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Sadashiv Amrapurkar's finest performances

Last updated on: November 03, 2014 17:48 IST
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Veteran actor Sadashiv Amrapurkar, who breathed his last this morning at Kokilaben hospital in Mumbai, will be remembered for his remarkable ability to make us both adore and abhor him with his on screen antics.

Here's a look at his best performances.

An actor’s greatest accomplishment is when he can elicit a variety of reactions from his audience.

And Sadashiv Amrapurkar’s remarkable ability to make us both-- adore and abhor him with his on screen antics is a case in point.

Born Ganesh Kumar Narwode in Maharashtra’s historical town of Ahmednagar, a career in films happened by chance.

Before the film industry discovered him, Amrapurkar actively pursued theatre, directing (and occasionally acting) in 150 one-act plays and over 50 dramas at Mumbai’s Indian National Theatre.

It was only while setting up legendary playwright Vijay Tendulkar’s production Kanyadaan, the latter recommended his name for a role in Govind Nihalani’s hard-hitting Ardh Satya (based on Tendulkar’s screenplay).

Not a lengthy role but Amrapurkar, with his penetrating eyes and drawling voice, made a lasting impression.

After that there was no looking back for the veteran of over 200 potboilers who could wreak havoc in the hero’s life as well as play the bumbling fool.

With the era of villains phasing out, the Sadak star’s Bollywood career took a backseat but his love for stage did not.

What few know is the low-profile Amrapurkar is nothing like the over-the-top characters he played for mainstream celluloid.

Rather, his gentle manners, noteworthy modesty and philosophical mind are a rarity in an industry known to pat its own back.

Here’s looking at some of his most memorable roles.

Ardh Satya

Sadashiv Amarapurkar in Ardhya Satya


Playing Rama Shetty in Ardh Satya marked a turning point in Amrapurkar’s career.

Though he didn’t have too many scenes, his smoothly manipulative tactics to bully super cop Om Puri and the entire law and order system was much appreciated and earned his a Best Supporting Actor trophy from Filmfare.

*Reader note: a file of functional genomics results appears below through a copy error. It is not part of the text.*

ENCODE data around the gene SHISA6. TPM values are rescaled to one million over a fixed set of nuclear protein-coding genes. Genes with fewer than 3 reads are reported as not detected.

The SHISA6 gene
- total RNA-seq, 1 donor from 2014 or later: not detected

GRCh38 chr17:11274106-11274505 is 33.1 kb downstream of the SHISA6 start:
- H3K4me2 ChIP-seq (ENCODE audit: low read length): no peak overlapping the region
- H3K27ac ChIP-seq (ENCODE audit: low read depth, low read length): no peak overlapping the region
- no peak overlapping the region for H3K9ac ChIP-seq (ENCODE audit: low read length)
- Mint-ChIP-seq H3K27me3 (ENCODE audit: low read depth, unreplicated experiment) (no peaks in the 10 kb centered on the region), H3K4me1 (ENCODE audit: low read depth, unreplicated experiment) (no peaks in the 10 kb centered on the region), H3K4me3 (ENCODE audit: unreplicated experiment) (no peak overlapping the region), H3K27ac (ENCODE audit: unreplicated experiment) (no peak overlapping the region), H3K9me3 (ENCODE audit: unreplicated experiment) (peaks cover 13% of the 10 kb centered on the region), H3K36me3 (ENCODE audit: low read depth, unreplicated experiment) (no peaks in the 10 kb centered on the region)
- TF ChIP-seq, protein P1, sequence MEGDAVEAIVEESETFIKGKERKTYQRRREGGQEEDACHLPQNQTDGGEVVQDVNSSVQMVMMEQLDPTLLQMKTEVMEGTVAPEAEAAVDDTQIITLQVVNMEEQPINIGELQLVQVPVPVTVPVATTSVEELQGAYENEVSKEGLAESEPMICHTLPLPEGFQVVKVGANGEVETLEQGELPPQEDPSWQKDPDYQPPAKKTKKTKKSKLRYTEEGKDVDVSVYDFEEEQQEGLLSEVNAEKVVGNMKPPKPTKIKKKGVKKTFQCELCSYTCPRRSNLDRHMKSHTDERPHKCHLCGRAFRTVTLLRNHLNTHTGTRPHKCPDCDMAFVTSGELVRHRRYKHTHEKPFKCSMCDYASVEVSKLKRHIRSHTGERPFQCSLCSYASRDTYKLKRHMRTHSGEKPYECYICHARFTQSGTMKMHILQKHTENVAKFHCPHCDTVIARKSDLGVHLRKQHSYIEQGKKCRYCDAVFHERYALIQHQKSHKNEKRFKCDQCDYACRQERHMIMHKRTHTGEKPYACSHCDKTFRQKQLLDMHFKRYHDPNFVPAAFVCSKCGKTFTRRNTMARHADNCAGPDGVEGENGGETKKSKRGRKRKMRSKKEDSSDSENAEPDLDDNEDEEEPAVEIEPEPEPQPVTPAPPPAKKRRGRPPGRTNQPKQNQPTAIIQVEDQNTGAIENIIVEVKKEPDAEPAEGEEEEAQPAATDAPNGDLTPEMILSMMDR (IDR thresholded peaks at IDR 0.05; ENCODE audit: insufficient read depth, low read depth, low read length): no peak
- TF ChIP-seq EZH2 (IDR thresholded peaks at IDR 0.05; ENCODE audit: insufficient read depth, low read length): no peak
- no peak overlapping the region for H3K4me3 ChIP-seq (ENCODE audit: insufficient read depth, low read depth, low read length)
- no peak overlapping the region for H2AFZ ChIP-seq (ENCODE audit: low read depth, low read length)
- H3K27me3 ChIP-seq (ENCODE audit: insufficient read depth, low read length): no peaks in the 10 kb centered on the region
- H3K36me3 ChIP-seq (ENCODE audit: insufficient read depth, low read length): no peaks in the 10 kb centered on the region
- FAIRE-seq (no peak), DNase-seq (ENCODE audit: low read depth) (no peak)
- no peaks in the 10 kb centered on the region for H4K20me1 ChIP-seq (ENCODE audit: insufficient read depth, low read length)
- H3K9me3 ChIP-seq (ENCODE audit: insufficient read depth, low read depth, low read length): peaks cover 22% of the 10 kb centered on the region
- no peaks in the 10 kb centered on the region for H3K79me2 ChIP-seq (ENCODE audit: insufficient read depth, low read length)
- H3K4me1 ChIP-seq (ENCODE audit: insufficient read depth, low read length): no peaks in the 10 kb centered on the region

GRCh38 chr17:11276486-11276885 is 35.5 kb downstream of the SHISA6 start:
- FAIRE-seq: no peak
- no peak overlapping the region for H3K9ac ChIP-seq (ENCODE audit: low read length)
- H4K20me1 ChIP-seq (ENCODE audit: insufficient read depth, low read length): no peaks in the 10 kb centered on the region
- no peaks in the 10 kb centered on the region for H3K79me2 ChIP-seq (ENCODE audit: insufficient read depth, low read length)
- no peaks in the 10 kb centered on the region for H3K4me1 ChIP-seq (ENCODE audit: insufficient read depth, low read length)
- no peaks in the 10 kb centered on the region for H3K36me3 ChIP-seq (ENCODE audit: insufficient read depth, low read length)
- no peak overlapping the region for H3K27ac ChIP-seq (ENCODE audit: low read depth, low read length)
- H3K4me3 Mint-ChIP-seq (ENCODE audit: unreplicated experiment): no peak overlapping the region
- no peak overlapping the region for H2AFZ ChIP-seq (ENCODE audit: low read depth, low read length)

Vidhu Vinod Chopra’s masterly whodunit boasts of a fine set of actors and acting.

As part of Khamosh’s incredible ensemble, Sadashiv Amrapurkar plays a director in its movie-within-a-movie setup and tactfully conveys the fickle and self-seeking temperament of a cutthroat, ruthless industry with pitch-perfect nonchalance.

Aakhri Raasta


In this Amitabh Bachchan double bill, the superstar goes punishing the three men responsible for his ruin as well his wife’s suicide saving the execution of Sadashiv Amrapurkar’s sleazy politician for the film’s dramatic finish.

To Amrapurkar’s credit, he plays this slimy, crooked fella with enough conviction to render him suitably deplorable.



As the vicious eunuch and brothel operator Maharani, Amrapurkar is a blend of humoring, offensive and intense to create a chilling figure in Mahesh Bhatt’s Sadak.

His performance of the troubled, complex Maharani not only contributed to the film’s huge success but also earned him another Filmfare trophy for Best Villain.



Proving he’s equally adept at light-hearted roles, Amrapurkar tickled the funny bone with his absentminded cop competing with buddy Kader Khan for Bindu’s affections in the David Dhawan blockbuster, Aankhen.

Bharat Ek Khoj/Raj Se Swaraj


Even if his body of work on big screen was typically commercial in nature, Amrapurkar got ample satisfaction every time he dabbled in television.

Two of his personal favourite roles remain the inspiring social reformer Mahatama Jyotirao Phule in Shyam Benegal’s epic TV series, Bharat Ek Khoj and the great freedom fighter Bal Gangadhar Tilak in Raj Se Swaraj.



In Rajiv Rai’s action-packed Mohra, Amrapurkar plays a weak but well-meaning police commissioner doubling up as the necessary balance between his subordinates represented in Paresh Rawal’s inflated comic and Akshay Kumar’s hot-blooded hero.



Amrapurkar returned to his evil roots for Indra Kumar’s ham-fest Ishq starring Aamir Khan, Ajay Devgn, Kajol and Juhi Chawla.

Everything about him here -- clothes, get-up-- is as overblown as it gets and in complete sync with the equally blaring tone of the movie. And it still worked at the box-office.



Interesting how so many of Amrapurkar’s famous portrayals are cops by profession.

Following the super success of Mohra, he reunited with Rajiv Rai and his Ardh Satya co-star Om Puri on the slick whodunit Gupt to play yet another khaki-clad inspector who, along with Ashok Saraf, revers Puri’s self-styled cop.

Coolie No 1


The inimitable Amrapurkar has a ball teaching the arrogant Kader Khan a lesson as the snubbed marriage agent Shaadiram Gharjode in Dhawan’s Coolie No 1.

Especially when the tomfoolery involves him passing off Govinda’s coolie as Ritchie Rich in a bid to marry him off to one of Khan’s daughters.

Bombay Talkies


Star, Dibakar Banerjee’s segment, based on Satyajit Ray’s Patol Babu, Film Star in the cinema anthology won maximum applause for its rich story telling and awe-inducing performances from Nawazuddin Siddiqui and Amrapurkar in a delightful cameo.

Interestingly, the actor hadn’t even heard of the Shanghai filmmaker when he was approached for the cameo but accepted on his daughter Reema’s insistence.

And are we glad or what? Amrapurkar is absolutely magnificent as the admonishing ghost who pops up from a trashcan to motivate his disheartened son.

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